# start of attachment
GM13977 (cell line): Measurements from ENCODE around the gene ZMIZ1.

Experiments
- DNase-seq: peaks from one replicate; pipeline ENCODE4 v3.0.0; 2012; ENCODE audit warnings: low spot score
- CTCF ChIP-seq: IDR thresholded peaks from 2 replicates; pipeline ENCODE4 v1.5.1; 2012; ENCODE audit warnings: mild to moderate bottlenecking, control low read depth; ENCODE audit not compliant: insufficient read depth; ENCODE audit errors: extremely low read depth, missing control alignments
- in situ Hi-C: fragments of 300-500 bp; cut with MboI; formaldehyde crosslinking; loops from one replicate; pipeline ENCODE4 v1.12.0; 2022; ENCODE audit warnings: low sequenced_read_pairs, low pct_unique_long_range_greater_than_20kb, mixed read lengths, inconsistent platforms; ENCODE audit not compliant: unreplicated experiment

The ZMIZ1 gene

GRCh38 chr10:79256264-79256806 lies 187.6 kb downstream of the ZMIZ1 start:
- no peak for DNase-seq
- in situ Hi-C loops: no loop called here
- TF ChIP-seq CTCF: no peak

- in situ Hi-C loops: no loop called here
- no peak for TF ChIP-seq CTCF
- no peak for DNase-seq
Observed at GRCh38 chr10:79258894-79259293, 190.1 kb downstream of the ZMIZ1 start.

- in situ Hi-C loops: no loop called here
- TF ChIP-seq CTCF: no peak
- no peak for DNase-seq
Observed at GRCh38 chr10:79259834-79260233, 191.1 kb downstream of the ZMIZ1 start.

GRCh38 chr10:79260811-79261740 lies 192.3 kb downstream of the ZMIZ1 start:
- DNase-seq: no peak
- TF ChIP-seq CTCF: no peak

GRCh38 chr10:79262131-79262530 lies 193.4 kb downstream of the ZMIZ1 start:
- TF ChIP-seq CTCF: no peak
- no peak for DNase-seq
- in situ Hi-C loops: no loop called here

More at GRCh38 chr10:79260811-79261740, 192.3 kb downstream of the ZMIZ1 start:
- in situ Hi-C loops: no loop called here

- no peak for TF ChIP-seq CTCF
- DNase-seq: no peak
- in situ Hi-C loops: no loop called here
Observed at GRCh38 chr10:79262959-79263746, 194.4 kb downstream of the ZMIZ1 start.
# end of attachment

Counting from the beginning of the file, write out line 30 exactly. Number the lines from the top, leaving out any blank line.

- in situ Hi-C loops: no loop called here